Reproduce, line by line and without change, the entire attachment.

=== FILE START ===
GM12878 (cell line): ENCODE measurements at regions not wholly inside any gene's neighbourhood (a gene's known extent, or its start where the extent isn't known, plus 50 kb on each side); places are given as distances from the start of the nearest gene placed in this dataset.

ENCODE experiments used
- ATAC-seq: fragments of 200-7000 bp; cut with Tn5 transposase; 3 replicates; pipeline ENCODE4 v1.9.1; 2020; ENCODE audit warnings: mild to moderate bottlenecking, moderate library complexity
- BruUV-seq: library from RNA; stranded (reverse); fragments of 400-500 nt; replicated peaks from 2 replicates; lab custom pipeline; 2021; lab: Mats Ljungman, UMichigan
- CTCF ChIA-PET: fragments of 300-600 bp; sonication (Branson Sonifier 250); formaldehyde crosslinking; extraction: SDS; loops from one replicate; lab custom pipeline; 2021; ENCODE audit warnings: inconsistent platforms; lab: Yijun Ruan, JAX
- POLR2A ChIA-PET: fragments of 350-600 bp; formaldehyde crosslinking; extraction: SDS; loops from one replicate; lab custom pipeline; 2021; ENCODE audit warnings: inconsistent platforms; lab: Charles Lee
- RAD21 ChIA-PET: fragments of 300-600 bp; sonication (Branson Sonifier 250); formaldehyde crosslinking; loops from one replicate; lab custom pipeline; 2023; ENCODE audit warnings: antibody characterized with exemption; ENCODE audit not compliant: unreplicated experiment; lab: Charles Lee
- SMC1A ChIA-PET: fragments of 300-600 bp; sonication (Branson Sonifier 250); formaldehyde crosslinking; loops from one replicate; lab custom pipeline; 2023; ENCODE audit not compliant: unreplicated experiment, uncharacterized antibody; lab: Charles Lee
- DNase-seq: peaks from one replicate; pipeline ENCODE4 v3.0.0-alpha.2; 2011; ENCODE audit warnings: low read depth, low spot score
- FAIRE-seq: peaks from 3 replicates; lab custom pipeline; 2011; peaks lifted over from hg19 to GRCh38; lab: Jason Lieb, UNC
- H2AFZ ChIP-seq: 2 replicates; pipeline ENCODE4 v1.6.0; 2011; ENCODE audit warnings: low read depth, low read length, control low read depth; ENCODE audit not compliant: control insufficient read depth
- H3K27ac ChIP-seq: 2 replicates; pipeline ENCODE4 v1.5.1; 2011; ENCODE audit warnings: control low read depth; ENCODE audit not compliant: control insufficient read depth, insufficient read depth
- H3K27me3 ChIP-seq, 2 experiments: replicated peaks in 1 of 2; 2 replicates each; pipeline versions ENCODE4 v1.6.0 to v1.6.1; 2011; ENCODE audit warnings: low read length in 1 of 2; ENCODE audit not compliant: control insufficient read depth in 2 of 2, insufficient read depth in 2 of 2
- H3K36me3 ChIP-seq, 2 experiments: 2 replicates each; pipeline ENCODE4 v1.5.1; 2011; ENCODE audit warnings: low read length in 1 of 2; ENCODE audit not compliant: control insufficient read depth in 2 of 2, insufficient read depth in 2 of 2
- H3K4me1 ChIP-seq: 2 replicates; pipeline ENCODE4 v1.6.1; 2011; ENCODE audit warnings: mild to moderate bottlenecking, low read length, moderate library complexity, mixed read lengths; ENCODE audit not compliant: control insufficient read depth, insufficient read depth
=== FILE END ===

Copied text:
GM12878 (cell line): ENCODE measurements at regions not wholly inside any gene's neighbourhood (a gene's known extent, or its start where the extent isn't known, plus 50 kb on each side); places are given as distances from the start of the nearest gene placed in this dataset.

ENCODE experiments used
- ATAC-seq: fragments of 200-7000 bp; cut with Tn5 transposase; 3 replicates; pipeline ENCODE4 v1.9.1; 2020; ENCODE audit warnings: mild to moderate bottlenecking, moderate library complexity
- BruUV-seq: library from RNA; stranded (reverse); fragments of 400-500 nt; replicated peaks from 2 replicates; lab custom pipeline; 2021; lab: Mats Ljungman, UMichigan
- CTCF ChIA-PET: fragments of 300-600 bp; sonication (Branson Sonifier 250); formaldehyde crosslinking; extraction: SDS; loops from one replicate; lab custom pipeline; 2021; ENCODE audit warnings: inconsistent platforms; lab: Yijun Ruan, JAX
- POLR2A ChIA-PET: fragments of 350-600 bp; formaldehyde crosslinking; extraction: SDS; loops from one replicate; lab custom pipeline; 2021; ENCODE audit warnings: inconsistent platforms; lab: Charles Lee
- RAD21 ChIA-PET: fragments of 300-600 bp; sonication (Branson Sonifier 250); formaldehyde crosslinking; loops from one replicate; lab custom pipeline; 2023; ENCODE audit warnings: antibody characterized with exemption; ENCODE audit not compliant: unreplicated experiment; lab: Charles Lee
- SMC1A ChIA-PET: fragments of 300-600 bp; sonication (Branson Sonifier 250); formaldehyde crosslinking; loops from one replicate; lab custom pipeline; 2023; ENCODE audit not compliant: unreplicated experiment, uncharacterized antibody; lab: Charles Lee
- DNase-seq: peaks from one replicate; pipeline ENCODE4 v3.0.0-alpha.2; 2011; ENCODE audit warnings: low read depth, low spot score
- FAIRE-seq: peaks from 3 replicates; lab custom pipeline; 2011; peaks lifted over from hg19 to GRCh38; lab: Jason Lieb, UNC
- H2AFZ ChIP-seq: 2 replicates; pipeline ENCODE4 v1.6.0; 2011; ENCODE audit warnings: low read depth, low read length, control low read depth; ENCODE audit not compliant: control insufficient read depth
- H3K27ac ChIP-seq: 2 replicates; pipeline ENCODE4 v1.5.1; 2011; ENCODE audit warnings: control low read depth; ENCODE audit not compliant: control insufficient read depth, insufficient read depth
- H3K27me3 ChIP-seq, 2 experiments: replicated peaks in 1 of 2; 2 replicates each; pipeline versions ENCODE4 v1.6.0 to v1.6.1; 2011; ENCODE audit warnings: low read length in 1 of 2; ENCODE audit not compliant: control insufficient read depth in 2 of 2, insufficient read depth in 2 of 2
- H3K36me3 ChIP-seq, 2 experiments: 2 replicates each; pipeline ENCODE4 v1.5.1; 2011; ENCODE audit warnings: low read length in 1 of 2; ENCODE audit not compliant: control insufficient read depth in 2 of 2, insufficient read depth in 2 of 2
- H3K4me1 ChIP-seq: 2 replicates; pipeline ENCODE4 v1.6.1; 2011; ENCODE audit warnings: mild to moderate bottlenecking, low read length, moderate library complexity, mixed read lengths; ENCODE audit not compliant: control insufficient read depth, insufficient read depth